Most of the time, people get a warning or are given a citation for being intoxicated.  However, sometimes situations occurs where suspects are detained for various criminal behavior.  Depending on the nature of the crime and how serious it turns out, bail bonds is one option to consider.

The Santa Barbara County Jail is located at 4436 Calle Real.  It is located approximately half way between Goleta and downtown Santa Barbara.  Most arrestees will be transported to this facility for processing.  It is also the place where bail bonds are posted for the entire county of Santa Barbara.

If you get arrested, then it’s a good idea to call a local agency where they can offer free advice about your particular situation.  Have a safe and happy Halloween.

CHP Officers Arrest Joe Antonucci and Ryan Luna for Road Rage Incident

Santa Claus Lane, Carpinteria, CAVerbal Altercation Leads to Felony Assault in Carpinteria

by Jae Brattain | posted 03.05.2014

While driving southbound on Highway 101 on Tuesday, March 4th, Joseph “Joe” Antonucci was being followed closely behind by Ryan Luna.  The incident started at approximately 1:00 pm near the Montecito area with the two men angrily exchanging verbal assaults for several miles.  Antonucci, 56, was driving in the fast lane.  Luna, 25, felt the older man was going too slow and pulled alongside to tell him as much.  Both tempers were flared, which lead to an escalation in the situation.

Things got out of hand when Luna, who resides in Simi Valley, decided to toss a large container of soda at Antonucci’s truck.  The cup sailed through the passenger side window and hit the driver’s face.  It subsequently splashed all over the interior of the vehicle.

In retaliation, Antonucci veered his truck and hit the side of Luna’s vehicle, which was also a truck.  This caused the soda assailant to swerve off the highway exiting at Carpinteria Avenue.  Antonucci, who is from Santa Barbara, continued south.

CHP Coastal Division Chief Reggie Chappelle

An eyewitness to the event contacted 911 when seeing what had happened.  There was also a CHP officer who happened to be in the area with an unmarked patrol vehicle.  It was CHP Coastal Division Chief Reggie Chappelle.

Chappelle followed Antonucci’s truck after the incident and pulled him over near the Mussel Shoals area.  Upon further investigation by the California Highway Patrol, both he and Luna were placed into custody.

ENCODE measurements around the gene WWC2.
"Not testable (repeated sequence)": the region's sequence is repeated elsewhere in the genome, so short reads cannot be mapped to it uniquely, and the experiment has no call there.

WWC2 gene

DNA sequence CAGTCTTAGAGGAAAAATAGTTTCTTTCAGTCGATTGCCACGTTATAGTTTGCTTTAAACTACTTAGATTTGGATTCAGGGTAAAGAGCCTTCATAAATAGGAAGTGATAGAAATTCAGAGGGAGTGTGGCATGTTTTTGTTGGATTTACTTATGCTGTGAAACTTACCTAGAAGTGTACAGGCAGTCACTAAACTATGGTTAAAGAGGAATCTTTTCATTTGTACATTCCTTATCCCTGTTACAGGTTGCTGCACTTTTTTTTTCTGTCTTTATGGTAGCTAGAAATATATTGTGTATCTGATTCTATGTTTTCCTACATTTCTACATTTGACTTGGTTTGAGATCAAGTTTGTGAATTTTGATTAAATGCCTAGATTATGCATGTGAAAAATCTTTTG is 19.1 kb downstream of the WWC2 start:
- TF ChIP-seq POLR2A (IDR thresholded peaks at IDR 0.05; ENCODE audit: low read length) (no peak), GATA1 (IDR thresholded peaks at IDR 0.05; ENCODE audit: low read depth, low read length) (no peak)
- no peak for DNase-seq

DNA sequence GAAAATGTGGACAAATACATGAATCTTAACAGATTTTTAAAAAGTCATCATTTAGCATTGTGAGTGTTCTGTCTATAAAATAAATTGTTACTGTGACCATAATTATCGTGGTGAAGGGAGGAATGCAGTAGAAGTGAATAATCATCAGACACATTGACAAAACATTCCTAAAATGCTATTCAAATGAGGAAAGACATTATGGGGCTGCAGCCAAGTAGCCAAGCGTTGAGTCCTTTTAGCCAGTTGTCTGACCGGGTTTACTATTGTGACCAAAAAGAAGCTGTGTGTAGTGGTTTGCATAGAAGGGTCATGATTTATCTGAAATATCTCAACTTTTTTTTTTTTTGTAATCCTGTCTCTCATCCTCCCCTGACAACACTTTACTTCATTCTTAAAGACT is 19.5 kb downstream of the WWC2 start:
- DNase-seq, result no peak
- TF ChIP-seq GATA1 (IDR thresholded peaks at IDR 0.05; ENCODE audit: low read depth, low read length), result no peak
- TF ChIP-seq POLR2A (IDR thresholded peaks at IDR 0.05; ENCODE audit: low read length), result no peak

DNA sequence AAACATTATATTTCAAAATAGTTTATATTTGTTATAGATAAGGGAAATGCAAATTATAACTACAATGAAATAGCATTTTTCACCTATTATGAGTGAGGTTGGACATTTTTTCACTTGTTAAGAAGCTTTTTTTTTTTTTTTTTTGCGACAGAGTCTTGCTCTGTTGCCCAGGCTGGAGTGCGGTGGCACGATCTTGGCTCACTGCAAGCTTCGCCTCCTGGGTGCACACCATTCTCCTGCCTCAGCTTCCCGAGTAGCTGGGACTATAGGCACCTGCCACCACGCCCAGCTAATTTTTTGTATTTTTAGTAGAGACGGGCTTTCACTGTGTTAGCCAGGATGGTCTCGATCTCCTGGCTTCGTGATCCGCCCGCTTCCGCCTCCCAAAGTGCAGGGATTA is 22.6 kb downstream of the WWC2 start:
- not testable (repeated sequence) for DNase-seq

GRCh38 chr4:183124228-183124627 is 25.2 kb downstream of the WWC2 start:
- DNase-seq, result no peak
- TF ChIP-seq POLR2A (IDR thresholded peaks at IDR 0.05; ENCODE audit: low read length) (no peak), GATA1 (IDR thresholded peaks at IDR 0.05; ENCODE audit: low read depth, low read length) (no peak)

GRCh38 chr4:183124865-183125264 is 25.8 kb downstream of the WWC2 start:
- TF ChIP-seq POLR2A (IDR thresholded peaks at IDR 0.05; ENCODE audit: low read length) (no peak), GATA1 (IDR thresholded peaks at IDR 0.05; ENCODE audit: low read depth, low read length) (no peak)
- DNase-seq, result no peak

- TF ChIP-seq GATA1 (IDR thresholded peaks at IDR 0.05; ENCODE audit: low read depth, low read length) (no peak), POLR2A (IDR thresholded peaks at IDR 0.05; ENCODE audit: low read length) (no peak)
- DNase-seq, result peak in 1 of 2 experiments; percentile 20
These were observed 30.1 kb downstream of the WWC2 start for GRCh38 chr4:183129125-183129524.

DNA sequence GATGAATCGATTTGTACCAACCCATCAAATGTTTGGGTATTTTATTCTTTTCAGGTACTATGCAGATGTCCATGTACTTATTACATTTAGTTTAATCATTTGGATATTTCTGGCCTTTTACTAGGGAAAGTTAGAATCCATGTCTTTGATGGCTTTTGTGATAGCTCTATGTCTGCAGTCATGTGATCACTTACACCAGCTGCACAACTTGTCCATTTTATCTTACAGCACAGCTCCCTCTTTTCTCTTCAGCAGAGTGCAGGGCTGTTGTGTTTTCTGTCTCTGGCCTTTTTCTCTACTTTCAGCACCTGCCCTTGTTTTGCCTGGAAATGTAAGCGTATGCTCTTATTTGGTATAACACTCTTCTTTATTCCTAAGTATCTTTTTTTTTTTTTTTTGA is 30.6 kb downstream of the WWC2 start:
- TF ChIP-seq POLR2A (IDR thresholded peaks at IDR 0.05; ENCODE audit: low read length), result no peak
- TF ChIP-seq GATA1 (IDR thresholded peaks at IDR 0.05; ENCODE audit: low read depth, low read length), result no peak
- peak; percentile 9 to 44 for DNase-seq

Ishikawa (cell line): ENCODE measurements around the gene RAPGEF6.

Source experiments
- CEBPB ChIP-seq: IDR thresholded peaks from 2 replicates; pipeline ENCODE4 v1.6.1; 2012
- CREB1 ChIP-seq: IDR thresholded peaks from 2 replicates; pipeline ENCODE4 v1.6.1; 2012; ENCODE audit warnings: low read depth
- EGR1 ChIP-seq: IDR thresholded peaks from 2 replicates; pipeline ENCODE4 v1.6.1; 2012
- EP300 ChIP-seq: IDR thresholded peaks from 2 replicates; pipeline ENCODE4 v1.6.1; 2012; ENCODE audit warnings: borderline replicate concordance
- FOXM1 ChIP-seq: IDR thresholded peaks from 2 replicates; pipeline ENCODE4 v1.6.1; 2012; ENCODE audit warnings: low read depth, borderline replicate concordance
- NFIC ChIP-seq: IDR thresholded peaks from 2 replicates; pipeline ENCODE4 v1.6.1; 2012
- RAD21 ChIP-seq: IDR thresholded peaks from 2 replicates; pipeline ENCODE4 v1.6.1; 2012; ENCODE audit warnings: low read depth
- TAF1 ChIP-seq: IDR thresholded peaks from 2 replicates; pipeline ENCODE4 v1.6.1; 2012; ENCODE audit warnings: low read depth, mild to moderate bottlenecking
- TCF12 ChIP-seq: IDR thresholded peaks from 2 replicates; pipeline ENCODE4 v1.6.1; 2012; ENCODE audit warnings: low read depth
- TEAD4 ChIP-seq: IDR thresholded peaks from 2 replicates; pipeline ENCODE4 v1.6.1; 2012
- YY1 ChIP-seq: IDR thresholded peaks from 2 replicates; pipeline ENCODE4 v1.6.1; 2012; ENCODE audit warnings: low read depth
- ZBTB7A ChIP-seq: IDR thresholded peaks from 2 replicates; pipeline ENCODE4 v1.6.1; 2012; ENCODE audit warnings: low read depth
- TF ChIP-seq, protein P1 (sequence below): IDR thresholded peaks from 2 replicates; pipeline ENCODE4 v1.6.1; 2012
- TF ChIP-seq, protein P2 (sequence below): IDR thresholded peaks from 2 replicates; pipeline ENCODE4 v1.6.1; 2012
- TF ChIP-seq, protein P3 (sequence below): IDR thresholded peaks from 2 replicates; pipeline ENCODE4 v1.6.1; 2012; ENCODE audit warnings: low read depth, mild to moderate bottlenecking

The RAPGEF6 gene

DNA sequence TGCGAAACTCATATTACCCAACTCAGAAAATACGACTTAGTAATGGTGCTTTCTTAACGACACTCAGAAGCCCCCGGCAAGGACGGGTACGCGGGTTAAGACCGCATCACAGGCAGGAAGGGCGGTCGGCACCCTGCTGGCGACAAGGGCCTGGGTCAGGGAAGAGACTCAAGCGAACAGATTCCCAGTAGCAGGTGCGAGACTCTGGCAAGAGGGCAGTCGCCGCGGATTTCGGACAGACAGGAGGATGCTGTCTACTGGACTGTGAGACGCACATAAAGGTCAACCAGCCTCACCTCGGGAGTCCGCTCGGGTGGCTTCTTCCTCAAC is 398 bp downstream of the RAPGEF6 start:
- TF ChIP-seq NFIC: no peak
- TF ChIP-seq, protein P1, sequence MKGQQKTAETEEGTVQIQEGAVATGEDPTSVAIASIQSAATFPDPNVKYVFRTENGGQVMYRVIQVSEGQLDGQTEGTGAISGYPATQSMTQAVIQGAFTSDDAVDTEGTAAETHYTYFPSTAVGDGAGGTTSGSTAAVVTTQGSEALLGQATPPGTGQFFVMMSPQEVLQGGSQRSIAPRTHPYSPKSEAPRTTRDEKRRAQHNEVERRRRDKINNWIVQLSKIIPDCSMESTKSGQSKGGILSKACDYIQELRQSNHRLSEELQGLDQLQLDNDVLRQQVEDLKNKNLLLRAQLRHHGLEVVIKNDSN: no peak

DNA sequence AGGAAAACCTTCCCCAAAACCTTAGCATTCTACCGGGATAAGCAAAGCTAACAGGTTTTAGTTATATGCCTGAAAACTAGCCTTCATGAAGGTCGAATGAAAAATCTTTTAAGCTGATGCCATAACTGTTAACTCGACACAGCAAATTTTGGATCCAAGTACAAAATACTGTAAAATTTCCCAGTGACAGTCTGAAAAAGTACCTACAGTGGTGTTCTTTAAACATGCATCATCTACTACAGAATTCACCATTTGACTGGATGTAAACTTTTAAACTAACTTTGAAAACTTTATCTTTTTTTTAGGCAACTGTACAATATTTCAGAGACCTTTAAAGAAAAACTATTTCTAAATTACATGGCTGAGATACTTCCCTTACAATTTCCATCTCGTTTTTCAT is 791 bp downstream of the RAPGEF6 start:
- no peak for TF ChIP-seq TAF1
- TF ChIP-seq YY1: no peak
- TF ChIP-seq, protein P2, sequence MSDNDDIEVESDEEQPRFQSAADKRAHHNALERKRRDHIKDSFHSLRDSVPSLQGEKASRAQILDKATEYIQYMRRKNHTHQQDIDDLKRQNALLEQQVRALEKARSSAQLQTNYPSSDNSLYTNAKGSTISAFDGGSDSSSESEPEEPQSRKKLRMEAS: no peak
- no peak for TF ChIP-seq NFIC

Antonucci is being accused of felony assault with a deadly weapon and reckless driving.  He was booked at Santa Barbara County Jail and his bail bond is $30,000.  Luna was also taken to jail and booked for misdemeanor battery charges, as well as throwing substances at vehicles.  His bail amount was set at $5,000.

Brian Hook Facing Multiple Felonies for Having Sex with Underaged Minor

The Orcutt Resident is a Social Sciences Teacher and Girl’s Basketball Coach

by Jae Brattain | posted 02.25.2014

Detectives from the Santa Maria Police Department investigated Brian Thomas Hook after there were accusation that he had multiple inappropriate relations with a student at Pioneer Valley High School.  The first incident took place around January 14th.  There was also a second occurrence, which happened around February 13th.  The name of the alleged victim was not, and likely will not, be released because she is only 16-years old.

Brian Thomas Hook

Authorities from the Santa Maria Joint Union High School District contacted local law enforcement on February 19th.  They had been alerted of the sexual encounters by Pioneer Valley High staff members.  Brian Hook, who is 53-years old, was said to have committed several sexual assaults against one of the students over a 4-month period.

The next day, police obtained a search warrant and went to Hook’s home.  They also investigated other locations related to the crime, but the specific areas were not identified.  Once they served the warrant, Hook was taken into custody and transported to Santa Barbara County Jail.

At the time of his incarceration, he was being charged with oral copulation, unlawful intercourse, and penetration of a foreign object.  Each of the charges have to do with a minor and all are felony level.  His bail bond was set at $100,000.

Pioneer Valley girls basketball coach Brian Hook talks to his team during a timeout against St. Joseph on Jan. 15, 2014.


As a certificated teacher and coach, Hook was in a position of authority.  Due to the fact that investigation is still in progress, not many details have come to light.  District authorities have only indicated that they are working with law enforcement.  Police are urging that anyone with information about this case contact their detective bureau.  The detective in charge is Sgt. Paul Van Meel.

According to Santa Barbara County District Attorney Joyce Dudley, the defendant will be facing four felony charges total for his sexual encounter with the minor.  He will be going to court in the Santa Maria Cook division of the Santa Barbara County Superior Court.

Police Arrest Phillip Cummings for Pulling Gun on Dog

This is the weapon taken from Phillip Cummings after he pulled it on a dog (Santa Barbara Police Department photo)

Suspect had Loaded 9-mm Handgun

by Jae Brattain | posted 02.19.2014

Phillip Edmond Cummings

Phillip Edmond Cummings was out for a stroll with his canine companion in his neighborhood on Tuesday, February 19th.  While on his outing, he came across another dog that was not on a leash or secured.  Fearing that the dog was a threat, he proceeded to get a 9-mm handgun from his home.